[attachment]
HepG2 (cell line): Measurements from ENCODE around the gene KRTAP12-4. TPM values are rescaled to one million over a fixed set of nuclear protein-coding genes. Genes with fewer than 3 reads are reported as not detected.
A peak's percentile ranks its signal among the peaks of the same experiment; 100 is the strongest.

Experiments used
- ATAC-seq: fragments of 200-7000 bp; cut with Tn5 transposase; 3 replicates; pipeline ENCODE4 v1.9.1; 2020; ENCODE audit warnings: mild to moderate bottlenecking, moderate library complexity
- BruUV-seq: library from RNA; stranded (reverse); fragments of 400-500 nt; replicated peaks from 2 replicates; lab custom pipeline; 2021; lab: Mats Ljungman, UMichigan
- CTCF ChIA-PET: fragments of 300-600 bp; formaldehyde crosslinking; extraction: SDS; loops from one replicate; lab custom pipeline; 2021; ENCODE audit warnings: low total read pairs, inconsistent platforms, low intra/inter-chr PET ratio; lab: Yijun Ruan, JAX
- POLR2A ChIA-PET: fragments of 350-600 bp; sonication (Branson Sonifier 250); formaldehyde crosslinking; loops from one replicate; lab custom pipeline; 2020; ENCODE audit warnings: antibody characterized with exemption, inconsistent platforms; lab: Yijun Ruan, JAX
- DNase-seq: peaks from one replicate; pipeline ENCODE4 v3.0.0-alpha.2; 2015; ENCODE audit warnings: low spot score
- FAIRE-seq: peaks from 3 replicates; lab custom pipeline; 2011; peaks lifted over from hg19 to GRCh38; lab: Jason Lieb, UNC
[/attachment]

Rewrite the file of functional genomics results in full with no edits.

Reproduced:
HepG2 (cell line): Measurements from ENCODE around the gene KRTAP12-4. TPM values are rescaled to one million over a fixed set of nuclear protein-coding genes. Genes with fewer than 3 reads are reported as not detected.
A peak's percentile ranks its signal among the peaks of the same experiment; 100 is the strongest.

Experiments used
- ATAC-seq: fragments of 200-7000 bp; cut with Tn5 transposase; 3 replicates; pipeline ENCODE4 v1.9.1; 2020; ENCODE audit warnings: mild to moderate bottlenecking, moderate library complexity
- BruUV-seq: library from RNA; stranded (reverse); fragments of 400-500 nt; replicated peaks from 2 replicates; lab custom pipeline; 2021; lab: Mats Ljungman, UMichigan
- CTCF ChIA-PET: fragments of 300-600 bp; formaldehyde crosslinking; extraction: SDS; loops from one replicate; lab custom pipeline; 2021; ENCODE audit warnings: low total read pairs, inconsistent platforms, low intra/inter-chr PET ratio; lab: Yijun Ruan, JAX
- POLR2A ChIA-PET: fragments of 350-600 bp; sonication (Branson Sonifier 250); formaldehyde crosslinking; loops from one replicate; lab custom pipeline; 2020; ENCODE audit warnings: antibody characterized with exemption, inconsistent platforms; lab: Yijun Ruan, JAX
- DNase-seq: peaks from one replicate; pipeline ENCODE4 v3.0.0-alpha.2; 2015; ENCODE audit warnings: low spot score
- FAIRE-seq: peaks from 3 replicates; lab custom pipeline; 2011; peaks lifted over from hg19 to GRCh38; lab: Jason Lieb, UNC